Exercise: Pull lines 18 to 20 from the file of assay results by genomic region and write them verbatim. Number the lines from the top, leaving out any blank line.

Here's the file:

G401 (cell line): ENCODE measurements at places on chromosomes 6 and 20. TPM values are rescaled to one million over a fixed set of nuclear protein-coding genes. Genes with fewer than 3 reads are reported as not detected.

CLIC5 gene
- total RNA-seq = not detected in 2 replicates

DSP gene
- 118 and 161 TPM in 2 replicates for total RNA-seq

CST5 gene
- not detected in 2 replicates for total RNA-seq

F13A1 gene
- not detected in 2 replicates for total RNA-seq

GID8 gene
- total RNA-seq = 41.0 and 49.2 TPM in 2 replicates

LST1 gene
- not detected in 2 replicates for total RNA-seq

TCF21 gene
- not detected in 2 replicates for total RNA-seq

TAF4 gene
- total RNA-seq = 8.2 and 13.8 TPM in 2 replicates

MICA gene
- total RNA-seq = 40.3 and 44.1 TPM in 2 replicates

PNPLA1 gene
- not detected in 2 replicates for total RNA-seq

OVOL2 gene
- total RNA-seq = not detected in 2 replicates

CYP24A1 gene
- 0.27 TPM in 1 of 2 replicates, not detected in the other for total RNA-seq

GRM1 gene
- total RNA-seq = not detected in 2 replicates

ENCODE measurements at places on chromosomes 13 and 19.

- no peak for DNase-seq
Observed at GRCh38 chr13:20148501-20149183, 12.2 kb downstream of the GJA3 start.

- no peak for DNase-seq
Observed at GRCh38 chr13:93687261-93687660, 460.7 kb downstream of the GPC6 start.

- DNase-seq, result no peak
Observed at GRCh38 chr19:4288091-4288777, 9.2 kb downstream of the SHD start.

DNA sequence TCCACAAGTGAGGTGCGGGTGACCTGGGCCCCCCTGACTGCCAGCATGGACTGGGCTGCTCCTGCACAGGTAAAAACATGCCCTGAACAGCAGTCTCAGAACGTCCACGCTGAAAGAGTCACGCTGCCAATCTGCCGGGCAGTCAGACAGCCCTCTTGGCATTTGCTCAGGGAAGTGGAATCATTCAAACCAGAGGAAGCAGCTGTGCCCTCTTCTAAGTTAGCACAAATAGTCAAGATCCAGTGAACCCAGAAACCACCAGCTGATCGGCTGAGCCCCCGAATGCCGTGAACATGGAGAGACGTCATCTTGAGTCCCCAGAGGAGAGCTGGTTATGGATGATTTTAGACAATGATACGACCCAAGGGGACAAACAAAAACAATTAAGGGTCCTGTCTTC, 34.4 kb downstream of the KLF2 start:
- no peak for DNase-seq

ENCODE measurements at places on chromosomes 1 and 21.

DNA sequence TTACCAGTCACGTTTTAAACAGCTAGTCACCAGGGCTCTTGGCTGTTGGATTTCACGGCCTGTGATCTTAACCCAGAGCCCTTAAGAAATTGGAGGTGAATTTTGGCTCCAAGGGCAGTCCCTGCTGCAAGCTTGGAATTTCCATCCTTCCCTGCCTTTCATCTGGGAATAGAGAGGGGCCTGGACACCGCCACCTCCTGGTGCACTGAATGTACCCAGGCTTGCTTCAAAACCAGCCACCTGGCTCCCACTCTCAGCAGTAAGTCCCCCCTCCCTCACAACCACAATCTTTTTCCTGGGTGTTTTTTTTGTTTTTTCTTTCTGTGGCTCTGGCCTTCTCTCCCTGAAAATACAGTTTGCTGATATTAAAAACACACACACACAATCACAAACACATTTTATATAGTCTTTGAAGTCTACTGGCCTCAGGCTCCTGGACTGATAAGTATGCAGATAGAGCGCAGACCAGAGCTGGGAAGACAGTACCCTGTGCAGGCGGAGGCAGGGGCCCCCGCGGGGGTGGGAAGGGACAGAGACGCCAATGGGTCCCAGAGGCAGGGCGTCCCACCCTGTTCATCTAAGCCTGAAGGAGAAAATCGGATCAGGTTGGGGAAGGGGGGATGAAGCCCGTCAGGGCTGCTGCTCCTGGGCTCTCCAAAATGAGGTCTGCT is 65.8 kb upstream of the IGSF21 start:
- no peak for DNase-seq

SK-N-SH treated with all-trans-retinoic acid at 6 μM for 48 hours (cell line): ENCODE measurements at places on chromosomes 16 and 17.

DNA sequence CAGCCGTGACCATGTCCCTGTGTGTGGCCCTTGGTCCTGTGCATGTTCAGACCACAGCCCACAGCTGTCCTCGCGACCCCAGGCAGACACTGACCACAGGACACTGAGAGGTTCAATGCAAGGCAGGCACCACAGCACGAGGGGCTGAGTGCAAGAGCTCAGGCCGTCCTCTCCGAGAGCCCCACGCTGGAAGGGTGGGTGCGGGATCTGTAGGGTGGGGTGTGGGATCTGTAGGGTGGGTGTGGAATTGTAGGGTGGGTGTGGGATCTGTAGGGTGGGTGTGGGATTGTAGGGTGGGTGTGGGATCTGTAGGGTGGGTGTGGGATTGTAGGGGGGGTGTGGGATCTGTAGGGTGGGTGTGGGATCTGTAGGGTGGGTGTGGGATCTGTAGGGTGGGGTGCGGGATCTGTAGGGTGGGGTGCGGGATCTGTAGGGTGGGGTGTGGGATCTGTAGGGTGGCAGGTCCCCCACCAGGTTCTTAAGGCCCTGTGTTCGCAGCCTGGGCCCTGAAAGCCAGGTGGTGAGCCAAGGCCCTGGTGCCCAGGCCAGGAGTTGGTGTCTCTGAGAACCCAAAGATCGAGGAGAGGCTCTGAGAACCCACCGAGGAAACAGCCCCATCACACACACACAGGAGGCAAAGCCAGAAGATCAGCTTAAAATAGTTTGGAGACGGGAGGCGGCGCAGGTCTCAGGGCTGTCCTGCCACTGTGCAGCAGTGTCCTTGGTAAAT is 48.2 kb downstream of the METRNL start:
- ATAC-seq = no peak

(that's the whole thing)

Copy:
MICA gene
- total RNA-seq = 40.3 and 44.1 TPM in 2 replicates

PNPLA1 gene